Our wedding was supposed to be held in Italy on Oct. 3 2020.  At first, we were uncertain on how to proceed because we didn’t know exactly how COVID-19 was going to unfold. What we did was we spoke to our wedding planner and asked her for her suggestions, agreed on a timeline on when to make a final decision, and also asked our friends and family about what they thought about it. Luckily our family and friends loved us that even though some of them had bought their tickets already, they said that they would follow whatever decision we made about the possibility of changing the dates. When Italy did their lockdown, we decided to put off the wedding for a later date but agreed that we would hold our private ceremony under the Church as soon as we could.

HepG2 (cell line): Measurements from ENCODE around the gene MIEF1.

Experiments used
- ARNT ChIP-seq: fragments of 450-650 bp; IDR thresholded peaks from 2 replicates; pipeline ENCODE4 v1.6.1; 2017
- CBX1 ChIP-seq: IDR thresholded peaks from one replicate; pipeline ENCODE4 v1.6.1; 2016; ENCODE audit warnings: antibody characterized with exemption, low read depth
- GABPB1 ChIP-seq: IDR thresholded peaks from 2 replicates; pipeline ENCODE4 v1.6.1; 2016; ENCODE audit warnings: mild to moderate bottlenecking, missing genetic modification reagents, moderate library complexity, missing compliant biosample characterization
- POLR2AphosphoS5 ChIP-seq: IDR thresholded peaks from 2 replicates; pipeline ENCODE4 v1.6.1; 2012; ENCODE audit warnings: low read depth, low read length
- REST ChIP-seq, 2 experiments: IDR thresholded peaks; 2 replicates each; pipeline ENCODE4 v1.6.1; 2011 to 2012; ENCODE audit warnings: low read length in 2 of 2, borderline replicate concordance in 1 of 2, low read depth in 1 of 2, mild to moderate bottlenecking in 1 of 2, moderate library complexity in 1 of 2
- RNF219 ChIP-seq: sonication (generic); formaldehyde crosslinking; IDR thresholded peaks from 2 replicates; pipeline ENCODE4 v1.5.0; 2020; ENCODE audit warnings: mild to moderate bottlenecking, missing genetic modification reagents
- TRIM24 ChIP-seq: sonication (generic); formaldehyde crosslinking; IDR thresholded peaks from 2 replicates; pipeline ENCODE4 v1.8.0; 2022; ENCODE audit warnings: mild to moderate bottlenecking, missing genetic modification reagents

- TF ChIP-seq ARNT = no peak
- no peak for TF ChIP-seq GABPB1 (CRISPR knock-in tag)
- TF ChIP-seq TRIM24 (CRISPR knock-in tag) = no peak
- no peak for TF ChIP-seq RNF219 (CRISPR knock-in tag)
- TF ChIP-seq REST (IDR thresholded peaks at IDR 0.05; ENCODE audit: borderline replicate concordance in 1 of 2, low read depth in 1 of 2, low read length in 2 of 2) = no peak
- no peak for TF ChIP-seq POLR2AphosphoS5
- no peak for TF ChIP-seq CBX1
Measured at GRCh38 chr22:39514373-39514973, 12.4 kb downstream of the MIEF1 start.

We have spoken with our wedding planner and have relayed to the suppliers that we are pushing the wedding to next year or until further notice. We will wait for the next few months to make a final decision on the date and go from there.

The pandemic may have changed our plans on when to celebrate our wedding day but it definitely did not change the objective of why we are going to do it. As we have chosen to share this most important moment of our life with our dear friends and family, have chosen the suppliers who will handle the event for us and where it would be, we will still do it as planned but at a later, better date. —Rudy Bellota and Jessica Palmiano, soon-to-wed couple



Source: Manila Bulletin ( https://lifestyle.mb.com.ph/2020/04/14/when-covid-19-crashes-your-wedding/)